June 26, 2019 / 2:28 AM / 25 days ago

GLOBAL MARKETS-Asia stocks retreat after Fed tempers aggressive rate cut expectations

* Asian stock markets: tmsnrt.rs/2zpUAr4

* Fed's Powell, Bullard temper July rate cut expectations

* Dollar crawls up from 3-month lows on Fed officials' comments

* Gold dips from 6-year high, but still up 8.5% for the month

By Shinichi Saoshiro

TOKYO, June 26 (Reuters) - Asian stocks retreated on Wednesday and the dollar inched up from three-month lows after Federal Reserve officials tempered expectations in the markets for aggressive monetary easing.

Fed Chair Jerome Powell on Tuesday said the central bank is "insulated from short-term political pressures," pushing back against U.S. President Donald Trump's demand for a significant rate cut. Powell, however, said Fed policymakers are wrestling with questions on whether uncertainties around U.S. tariffs, Washington's conflict with trading partners and tame inflation require a rate cut.

Separately, St. Louis Fed President James Bullard told Bloomberg Television he does not think the U.S. economy is dire enough to warrant a 50-basis-point cut in July, even though he pushed to lower rates last week.

Equity markets have rallied this month, with Wall Street shares advancing to record highs, after the Fed was seen to have opened the door to possible rate cuts as early as next month at is policy-setting meeting last week.

According to latest data from CME Group's FedWatch program, federal funds futures implied that traders saw a 27% chance of the Fed lowering rates by half a percentage point in July, compared to 42% on Monday.

Trump said on Twitter on Monday that the Fed "doesn't know what it is doing," adding that it "raised rates far too fast" and "blew it" given low inflation and slowing global growth.

Tracking overnight losses on Wall Street, Australian stocks dipped 0.15%, South Korea's KOSPI shed 0.1% and Japan's Nikkei retreated 0.6%.

The Shanghai Composite Index edged down 0.15% and Hong Kong's Hang Seng lost 0.1%.

MSCI's broadest index of Asia-Pacific shares outside Japan declined 0.2%.

"While Powell's comments do not alter expectations that the Fed will ease sooner or later, they do leave a slightly negative impact on equities," said Masahiro Ichikawa, senior strategist at Sumitomo Mitsui DS Asset Management.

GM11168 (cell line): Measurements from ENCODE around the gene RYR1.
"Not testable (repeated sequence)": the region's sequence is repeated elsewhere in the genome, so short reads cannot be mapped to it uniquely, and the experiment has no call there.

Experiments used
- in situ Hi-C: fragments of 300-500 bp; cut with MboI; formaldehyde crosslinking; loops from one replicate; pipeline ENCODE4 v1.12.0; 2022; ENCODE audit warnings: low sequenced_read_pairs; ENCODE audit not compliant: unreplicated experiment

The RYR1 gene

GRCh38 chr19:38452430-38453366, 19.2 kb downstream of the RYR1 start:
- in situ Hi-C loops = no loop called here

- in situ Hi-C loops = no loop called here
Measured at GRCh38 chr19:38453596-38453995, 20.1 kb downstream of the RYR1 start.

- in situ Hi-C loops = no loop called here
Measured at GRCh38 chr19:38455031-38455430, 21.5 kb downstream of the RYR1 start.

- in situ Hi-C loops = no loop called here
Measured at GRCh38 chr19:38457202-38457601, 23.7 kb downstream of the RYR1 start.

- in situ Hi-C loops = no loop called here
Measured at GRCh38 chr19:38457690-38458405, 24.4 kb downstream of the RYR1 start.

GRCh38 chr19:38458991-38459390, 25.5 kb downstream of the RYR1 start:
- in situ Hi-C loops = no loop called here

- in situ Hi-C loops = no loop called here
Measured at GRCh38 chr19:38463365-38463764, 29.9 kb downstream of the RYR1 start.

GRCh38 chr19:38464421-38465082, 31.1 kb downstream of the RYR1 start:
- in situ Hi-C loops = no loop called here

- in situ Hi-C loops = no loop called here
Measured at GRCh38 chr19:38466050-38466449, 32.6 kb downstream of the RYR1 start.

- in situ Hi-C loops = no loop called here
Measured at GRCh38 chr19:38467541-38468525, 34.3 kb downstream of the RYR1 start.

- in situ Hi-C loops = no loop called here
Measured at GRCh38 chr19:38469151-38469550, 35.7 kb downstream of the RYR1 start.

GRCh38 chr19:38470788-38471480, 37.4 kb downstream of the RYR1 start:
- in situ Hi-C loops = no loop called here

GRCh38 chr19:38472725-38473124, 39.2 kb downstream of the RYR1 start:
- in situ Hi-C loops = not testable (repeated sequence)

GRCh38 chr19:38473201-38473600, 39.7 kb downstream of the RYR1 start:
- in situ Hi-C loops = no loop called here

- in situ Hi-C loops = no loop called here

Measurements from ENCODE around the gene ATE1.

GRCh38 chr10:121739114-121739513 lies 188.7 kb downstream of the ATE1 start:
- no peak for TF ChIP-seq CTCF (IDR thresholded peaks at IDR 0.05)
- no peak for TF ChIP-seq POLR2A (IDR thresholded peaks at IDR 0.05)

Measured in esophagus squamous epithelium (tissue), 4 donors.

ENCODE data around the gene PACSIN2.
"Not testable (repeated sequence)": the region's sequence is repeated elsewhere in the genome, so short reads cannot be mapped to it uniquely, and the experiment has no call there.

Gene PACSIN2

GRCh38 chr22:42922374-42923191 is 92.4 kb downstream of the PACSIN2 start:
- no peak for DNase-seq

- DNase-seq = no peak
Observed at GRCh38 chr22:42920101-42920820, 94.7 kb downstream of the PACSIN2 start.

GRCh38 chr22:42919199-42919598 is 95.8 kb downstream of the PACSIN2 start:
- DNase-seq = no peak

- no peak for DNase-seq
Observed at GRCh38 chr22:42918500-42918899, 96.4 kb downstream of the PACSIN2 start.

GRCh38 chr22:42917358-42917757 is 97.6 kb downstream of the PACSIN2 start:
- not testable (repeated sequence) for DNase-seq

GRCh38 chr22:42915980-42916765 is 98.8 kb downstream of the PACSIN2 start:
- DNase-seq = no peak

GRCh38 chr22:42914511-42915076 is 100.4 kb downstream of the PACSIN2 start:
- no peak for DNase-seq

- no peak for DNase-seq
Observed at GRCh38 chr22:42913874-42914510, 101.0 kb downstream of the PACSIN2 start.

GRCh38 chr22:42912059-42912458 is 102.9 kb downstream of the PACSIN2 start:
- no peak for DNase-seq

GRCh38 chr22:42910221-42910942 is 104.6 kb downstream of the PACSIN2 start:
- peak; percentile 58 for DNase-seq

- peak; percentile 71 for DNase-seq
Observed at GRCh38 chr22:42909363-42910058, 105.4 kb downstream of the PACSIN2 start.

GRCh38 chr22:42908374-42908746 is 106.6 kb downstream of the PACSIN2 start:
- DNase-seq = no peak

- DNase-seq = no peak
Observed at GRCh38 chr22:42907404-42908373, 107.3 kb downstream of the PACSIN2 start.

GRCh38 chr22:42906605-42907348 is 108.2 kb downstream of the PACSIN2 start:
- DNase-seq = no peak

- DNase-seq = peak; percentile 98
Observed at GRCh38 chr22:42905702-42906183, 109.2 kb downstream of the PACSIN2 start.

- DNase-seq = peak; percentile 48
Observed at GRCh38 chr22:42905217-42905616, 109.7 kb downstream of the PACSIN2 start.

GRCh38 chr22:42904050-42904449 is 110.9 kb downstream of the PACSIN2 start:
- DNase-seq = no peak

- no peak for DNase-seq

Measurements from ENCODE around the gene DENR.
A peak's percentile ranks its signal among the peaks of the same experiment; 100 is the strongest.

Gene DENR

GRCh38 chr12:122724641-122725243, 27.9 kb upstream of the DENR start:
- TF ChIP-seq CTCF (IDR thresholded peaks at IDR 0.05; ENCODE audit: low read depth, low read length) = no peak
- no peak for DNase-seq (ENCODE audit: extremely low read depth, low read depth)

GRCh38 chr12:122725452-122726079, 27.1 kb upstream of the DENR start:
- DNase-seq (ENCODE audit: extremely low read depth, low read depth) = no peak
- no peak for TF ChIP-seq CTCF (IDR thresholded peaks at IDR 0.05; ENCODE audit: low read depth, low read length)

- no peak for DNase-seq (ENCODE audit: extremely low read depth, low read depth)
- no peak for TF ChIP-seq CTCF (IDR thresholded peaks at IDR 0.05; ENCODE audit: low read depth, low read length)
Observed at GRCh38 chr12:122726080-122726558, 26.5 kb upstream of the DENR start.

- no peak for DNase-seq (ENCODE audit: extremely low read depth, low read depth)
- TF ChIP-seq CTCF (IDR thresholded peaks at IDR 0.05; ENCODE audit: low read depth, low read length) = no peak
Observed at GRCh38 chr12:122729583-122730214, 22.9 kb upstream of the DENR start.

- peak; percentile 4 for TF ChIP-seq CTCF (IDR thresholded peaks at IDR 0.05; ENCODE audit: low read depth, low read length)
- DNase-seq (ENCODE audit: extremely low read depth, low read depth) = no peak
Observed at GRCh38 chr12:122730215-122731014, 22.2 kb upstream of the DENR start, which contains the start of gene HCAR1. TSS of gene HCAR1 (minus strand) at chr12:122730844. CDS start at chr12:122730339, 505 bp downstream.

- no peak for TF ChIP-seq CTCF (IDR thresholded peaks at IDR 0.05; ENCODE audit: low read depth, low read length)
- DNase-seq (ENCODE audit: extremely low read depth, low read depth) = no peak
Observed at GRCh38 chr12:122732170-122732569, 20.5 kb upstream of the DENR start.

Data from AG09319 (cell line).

"The focus is now on the G20 summit. Market expectations for a meaningful breakthrough being achieved in U.S.-China trade talks are quite low, so any signs of an improvement could bode well for risk sentiment."

The United States hopes to re-launch trade talks with Beijing after Trump and his Chinese counterpart Xi Jinping meet in Japan during the G20 summit on Saturday but Washington will not accept any conditions on tariffs, a senior administration official said on Tuesday.

The two sides could agree not to impose new tariffs as a goodwill gesture to get negotiations going, the official said, but it was unclear if that would happen.

The dollar index against a basket of six major currencies was up 0.15% at 96.289, extending modest overnight gains.

The index had bounced back from 95.843 on Tuesday, its lowest level since March 21, following comments from the top Fed officials.

The dollar added 0.2% to 107.385 yen after a rebound from a near six-month low of 106.780.

The greenback had sunk to the six-month trough as the yen, a perceived safe haven, had drawn bids in the face of brewing U.S.-Iran tensions.

The euro slipped 0.05% to $1.1357 after being nudged off a three-month peak of $1.1412.

U.S. crude oil futures advanced nearly 2% to touch a four-week high of $59.03 per barrel after data showed a decline in U.S. crude stocks.

The U.S. data helped underpin a crude market already buoyed by worries over potential U.S.-Iran conflict.

Spot gold slipped from a six-year high of $1,438.63 an ounce after the comments from Fed officials trimmed expectations for a rate hike in July.

Gold was last down 0.65% at $1,413.69 an ounce, headed to snap a six-day winning streak. The precious metal was still up 8.5% so far this month. (Editing by Shri Navaratnam and Sam Holmes)

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